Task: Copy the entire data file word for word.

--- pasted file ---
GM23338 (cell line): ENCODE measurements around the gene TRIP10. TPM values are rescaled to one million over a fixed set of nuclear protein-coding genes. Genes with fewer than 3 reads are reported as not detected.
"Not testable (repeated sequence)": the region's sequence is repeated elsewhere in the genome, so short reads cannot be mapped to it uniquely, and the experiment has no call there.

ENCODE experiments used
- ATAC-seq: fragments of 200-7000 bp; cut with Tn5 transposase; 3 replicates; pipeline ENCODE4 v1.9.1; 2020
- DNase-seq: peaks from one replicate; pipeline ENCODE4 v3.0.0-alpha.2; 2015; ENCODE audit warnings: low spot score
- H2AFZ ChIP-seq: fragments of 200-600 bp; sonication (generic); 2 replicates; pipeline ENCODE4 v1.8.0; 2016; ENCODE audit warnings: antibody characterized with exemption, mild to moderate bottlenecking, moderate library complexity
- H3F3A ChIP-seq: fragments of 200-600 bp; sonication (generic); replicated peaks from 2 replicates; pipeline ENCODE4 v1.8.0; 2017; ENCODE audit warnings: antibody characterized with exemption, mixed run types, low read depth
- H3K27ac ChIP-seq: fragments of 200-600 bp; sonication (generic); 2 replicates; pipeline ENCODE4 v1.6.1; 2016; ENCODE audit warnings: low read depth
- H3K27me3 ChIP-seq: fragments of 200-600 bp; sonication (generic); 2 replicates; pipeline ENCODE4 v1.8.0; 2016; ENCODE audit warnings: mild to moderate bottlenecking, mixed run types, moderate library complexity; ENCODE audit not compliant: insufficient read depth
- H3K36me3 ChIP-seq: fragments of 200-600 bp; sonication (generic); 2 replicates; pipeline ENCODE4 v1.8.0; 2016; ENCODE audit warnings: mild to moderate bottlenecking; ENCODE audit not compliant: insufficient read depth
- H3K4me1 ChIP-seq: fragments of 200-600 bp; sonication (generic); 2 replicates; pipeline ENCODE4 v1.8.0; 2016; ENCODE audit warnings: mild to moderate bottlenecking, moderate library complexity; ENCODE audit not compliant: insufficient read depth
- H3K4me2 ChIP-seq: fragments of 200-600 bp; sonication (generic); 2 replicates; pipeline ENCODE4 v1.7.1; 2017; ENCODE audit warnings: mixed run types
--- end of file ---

GM23338 (cell line): ENCODE measurements around the gene TRIP10. TPM values are rescaled to one million over a fixed set of nuclear protein-coding genes. Genes with fewer than 3 reads are reported as not detected.
"Not testable (repeated sequence)": the region's sequence is repeated elsewhere in the genome, so short reads cannot be mapped to it uniquely, and the experiment has no call there.

ENCODE experiments used
- ATAC-seq: fragments of 200-7000 bp; cut with Tn5 transposase; 3 replicates; pipeline ENCODE4 v1.9.1; 2020
- DNase-seq: peaks from one replicate; pipeline ENCODE4 v3.0.0-alpha.2; 2015; ENCODE audit warnings: low spot score
- H2AFZ ChIP-seq: fragments of 200-600 bp; sonication (generic); 2 replicates; pipeline ENCODE4 v1.8.0; 2016; ENCODE audit warnings: antibody characterized with exemption, mild to moderate bottlenecking, moderate library complexity
- H3F3A ChIP-seq: fragments of 200-600 bp; sonication (generic); replicated peaks from 2 replicates; pipeline ENCODE4 v1.8.0; 2017; ENCODE audit warnings: antibody characterized with exemption, mixed run types, low read depth
- H3K27ac ChIP-seq: fragments of 200-600 bp; sonication (generic); 2 replicates; pipeline ENCODE4 v1.6.1; 2016; ENCODE audit warnings: low read depth
- H3K27me3 ChIP-seq: fragments of 200-600 bp; sonication (generic); 2 replicates; pipeline ENCODE4 v1.8.0; 2016; ENCODE audit warnings: mild to moderate bottlenecking, mixed run types, moderate library complexity; ENCODE audit not compliant: insufficient read depth
- H3K36me3 ChIP-seq: fragments of 200-600 bp; sonication (generic); 2 replicates; pipeline ENCODE4 v1.8.0; 2016; ENCODE audit warnings: mild to moderate bottlenecking; ENCODE audit not compliant: insufficient read depth
- H3K4me1 ChIP-seq: fragments of 200-600 bp; sonication (generic); 2 replicates; pipeline ENCODE4 v1.8.0; 2016; ENCODE audit warnings: mild to moderate bottlenecking, moderate library complexity; ENCODE audit not compliant: insufficient read depth
- H3K4me2 ChIP-seq: fragments of 200-600 bp; sonication (generic); 2 replicates; pipeline ENCODE4 v1.7.1; 2017; ENCODE audit warnings: mixed run types